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Strawberry Music Festival Serves Up Eclectic Fare  - 2004-09-22

Since it's inception in the early-1980s, the Strawberry Music Festival has become one of the foremost eclectic festivals in the country. It's also become a regular destination for the thousands of music fans who pack up their camping gear, and head to the Sierra Mountains in Northern California, for holiday weekends in May and September. "Strawberry-ians" make the trek to bask in the beautiful scenery, greet old friends, and enjoy four days of wonderful music.

The Blind Boys from Alabama's Sunday night performance closed out the September 2004 edition of the Strawberry Music Festival. The festival officially began the previous Thursday morning when a line of cars and campers several kilometers long arrived at Camp Mather, a campground owned and operated by the city of San Francisco. Some of the attendees this year started coming to the festival as children. Now, they're bringing their own children.

Located about 300 kilometers from San Francisco, Camp Mather consists of 140 hectares of mountains, meadows, lakes and pine forests, making it a prime spot to spend the weekend, with or without live musical performances by Mark O'Connor's Hot Swing Trio, The Laura Love Band, and Guy Clark.

One thing that makes Strawberry stand out from the hundreds of other music festivals held throughout the United States is "Strawberry Hog Radio," the festival radio station. "Hog Radio" broadcasts 24 hours a day during the festival, airing not just the music sets on the main stage and workshops, but also filling other hours with songs recorded at previous Strawberry Music Festivals.

This is the Strawberry Hog, and as you walk out of the meadow, we remind you to take all of your belongings, and maybe a piece of garbage from your neighbor as well. And if you're back at the campground, hey it's a Saturday night at Strawberry! There is nothing better. This is why we were put here on this planet, I believe, to enjoy music like this. We have music for you all night long. Right now, we roll back into the Hog memory banks for one of our favorite folks who comes up to Strawberry, with many incarnations. At this point, she showed up with a band called 'Spyboy.' Here's Emmylou Harris on the Strawberry Hog.

Afternoons at the Strawberry Music Festival are made special by the workshop performances. These workshops give festivalgoers a chance to watch the mainstage performers in an informal setting. On Saturday afternoon, Martin Sexton sang and answered questions about his songs.

"So my boy is five-years-old, and one of his favorite songs is 'The Beast in Me,'" said one fan. "And I was just wondering what was the time and place where you put that song together."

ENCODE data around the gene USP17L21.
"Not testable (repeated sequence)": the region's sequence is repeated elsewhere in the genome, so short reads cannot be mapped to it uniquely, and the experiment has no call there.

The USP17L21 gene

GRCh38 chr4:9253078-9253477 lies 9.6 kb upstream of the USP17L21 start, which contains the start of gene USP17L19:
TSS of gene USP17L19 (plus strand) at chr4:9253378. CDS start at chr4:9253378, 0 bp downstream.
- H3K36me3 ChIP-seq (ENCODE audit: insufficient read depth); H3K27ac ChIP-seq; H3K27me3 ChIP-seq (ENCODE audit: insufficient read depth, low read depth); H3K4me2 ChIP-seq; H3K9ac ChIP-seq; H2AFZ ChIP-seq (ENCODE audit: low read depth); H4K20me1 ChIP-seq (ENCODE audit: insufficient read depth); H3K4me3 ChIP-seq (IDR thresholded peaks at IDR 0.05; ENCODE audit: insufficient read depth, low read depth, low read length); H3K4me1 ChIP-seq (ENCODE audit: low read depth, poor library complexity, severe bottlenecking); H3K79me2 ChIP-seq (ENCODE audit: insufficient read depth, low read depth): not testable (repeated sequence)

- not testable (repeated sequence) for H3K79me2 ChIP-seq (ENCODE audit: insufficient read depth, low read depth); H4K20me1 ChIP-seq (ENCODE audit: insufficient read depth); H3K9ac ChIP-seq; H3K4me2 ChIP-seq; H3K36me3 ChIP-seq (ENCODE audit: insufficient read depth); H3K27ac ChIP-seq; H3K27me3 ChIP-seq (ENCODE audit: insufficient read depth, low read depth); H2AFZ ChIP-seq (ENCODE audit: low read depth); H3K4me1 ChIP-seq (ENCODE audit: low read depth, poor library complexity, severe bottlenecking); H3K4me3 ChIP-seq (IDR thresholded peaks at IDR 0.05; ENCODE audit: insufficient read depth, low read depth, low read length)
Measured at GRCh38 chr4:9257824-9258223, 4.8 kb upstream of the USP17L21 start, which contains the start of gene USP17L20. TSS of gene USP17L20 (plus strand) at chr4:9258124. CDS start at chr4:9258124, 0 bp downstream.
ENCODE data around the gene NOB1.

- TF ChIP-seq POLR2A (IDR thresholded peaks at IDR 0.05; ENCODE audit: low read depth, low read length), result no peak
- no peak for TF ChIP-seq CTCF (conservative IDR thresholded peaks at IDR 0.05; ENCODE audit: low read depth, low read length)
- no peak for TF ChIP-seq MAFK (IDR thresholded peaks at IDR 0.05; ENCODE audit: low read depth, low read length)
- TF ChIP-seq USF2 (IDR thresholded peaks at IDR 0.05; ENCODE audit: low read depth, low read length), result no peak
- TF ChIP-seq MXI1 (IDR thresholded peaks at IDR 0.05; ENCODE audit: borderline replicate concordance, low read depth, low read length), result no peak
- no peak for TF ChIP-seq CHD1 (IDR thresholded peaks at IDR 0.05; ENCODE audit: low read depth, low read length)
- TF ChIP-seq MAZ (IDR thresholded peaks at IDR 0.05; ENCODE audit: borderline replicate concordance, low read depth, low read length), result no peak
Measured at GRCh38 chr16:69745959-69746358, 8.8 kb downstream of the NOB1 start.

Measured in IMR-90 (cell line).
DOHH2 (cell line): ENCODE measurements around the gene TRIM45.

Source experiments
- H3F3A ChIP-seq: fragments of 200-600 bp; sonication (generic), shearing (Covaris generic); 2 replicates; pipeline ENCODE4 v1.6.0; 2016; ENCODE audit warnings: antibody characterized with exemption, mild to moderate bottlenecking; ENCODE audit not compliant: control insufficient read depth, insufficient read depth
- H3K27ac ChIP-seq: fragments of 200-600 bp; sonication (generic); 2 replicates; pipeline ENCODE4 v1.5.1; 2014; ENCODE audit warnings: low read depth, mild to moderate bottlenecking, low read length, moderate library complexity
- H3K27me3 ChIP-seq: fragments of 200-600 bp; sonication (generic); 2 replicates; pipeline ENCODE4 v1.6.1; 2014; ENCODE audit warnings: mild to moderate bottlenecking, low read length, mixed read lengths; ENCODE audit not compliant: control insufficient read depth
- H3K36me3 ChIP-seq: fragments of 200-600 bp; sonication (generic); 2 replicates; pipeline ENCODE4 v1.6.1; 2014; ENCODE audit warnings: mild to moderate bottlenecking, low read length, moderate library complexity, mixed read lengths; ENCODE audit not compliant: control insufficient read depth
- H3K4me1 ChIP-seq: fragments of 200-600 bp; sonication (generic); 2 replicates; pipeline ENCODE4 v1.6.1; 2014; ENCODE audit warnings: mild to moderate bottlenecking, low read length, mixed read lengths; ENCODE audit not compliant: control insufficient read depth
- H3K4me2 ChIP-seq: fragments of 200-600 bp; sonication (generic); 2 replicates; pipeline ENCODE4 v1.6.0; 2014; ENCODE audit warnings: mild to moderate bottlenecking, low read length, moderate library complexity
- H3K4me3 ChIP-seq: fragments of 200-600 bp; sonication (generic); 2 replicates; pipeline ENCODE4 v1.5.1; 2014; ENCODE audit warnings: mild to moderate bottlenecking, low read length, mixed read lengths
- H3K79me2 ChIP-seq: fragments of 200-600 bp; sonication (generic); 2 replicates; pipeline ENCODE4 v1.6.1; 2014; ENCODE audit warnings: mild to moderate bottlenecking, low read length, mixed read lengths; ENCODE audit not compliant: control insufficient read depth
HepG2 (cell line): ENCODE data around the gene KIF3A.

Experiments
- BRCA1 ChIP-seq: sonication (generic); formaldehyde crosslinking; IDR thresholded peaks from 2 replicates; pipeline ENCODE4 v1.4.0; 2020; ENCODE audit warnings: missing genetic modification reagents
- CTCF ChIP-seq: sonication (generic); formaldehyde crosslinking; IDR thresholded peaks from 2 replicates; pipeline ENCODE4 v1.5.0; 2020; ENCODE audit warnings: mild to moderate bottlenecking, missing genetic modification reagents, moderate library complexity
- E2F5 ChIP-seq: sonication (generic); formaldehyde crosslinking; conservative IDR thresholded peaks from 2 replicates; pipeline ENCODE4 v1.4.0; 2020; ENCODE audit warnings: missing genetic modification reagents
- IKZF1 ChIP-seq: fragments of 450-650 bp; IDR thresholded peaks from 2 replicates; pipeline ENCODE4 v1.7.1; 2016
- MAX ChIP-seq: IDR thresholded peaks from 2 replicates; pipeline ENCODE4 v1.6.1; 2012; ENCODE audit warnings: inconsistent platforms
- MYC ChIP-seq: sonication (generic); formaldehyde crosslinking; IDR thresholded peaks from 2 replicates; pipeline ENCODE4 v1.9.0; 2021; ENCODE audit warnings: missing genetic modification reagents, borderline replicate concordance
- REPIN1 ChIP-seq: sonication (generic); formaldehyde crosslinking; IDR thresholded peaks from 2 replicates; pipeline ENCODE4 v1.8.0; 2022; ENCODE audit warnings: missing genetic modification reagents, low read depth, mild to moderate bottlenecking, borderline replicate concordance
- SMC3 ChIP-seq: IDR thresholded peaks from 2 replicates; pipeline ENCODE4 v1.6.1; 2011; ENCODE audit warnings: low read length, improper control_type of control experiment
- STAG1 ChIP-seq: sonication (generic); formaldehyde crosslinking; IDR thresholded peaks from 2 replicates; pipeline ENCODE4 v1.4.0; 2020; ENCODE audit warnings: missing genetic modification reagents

"Well, I had just come back from another trip to, I'm sure one of all our favorite cities: Los Angeles," Sexton replied. "And whenever I'm in Los Angeles, I find that it's a city that polarizes me. I am either wanting to go to church and pray and get down on the knee and thank God for blessings, or I'm wanting to go to the bad section of town and get into some trouble. So, I thought I'd write a song about L.A., and how it brings out the very best, and the beast in me."

Martin Sexton knows his fans enjoy his live shows as much as they enjoy his studio recordings. So, he records almost every performance, and offers them for sale to the audience. They are duplicated on the spot, allowing fans pick up their copy minutes after the show is over. At Strawberry, audience members could purchase both Martin's workshop and mainstage performances. Many purchased both, along with copies of his studio albums. "It's proven to be a really wonderful means of spreading music around, getting music into people's hands who might not already have it," Mark Sexton said. "It's total instant gratification."

"And it makes a better keepsake than just a T-shirt saying you were at the festival," said the show host.

"Exactly. I think people like to take home a piece of the festival, or the show, or the even that they were at," added Sexton. "And then they can say 'Hey! That's me screaming in the left speaker there after that phrase, you know, after he does that cool thing with his voice. That's me yelling.'" After 23 years, Strawberry has become a model of what a music festival should be. That explains why these festivals often sell out months before the performers are announced. Returning fans said they know they'll always find top flight musical acts, a gorgeous setting, and smiles on the faces of fans, staff and musicians like Martin Sexton on the Strawberry Festival mainstage.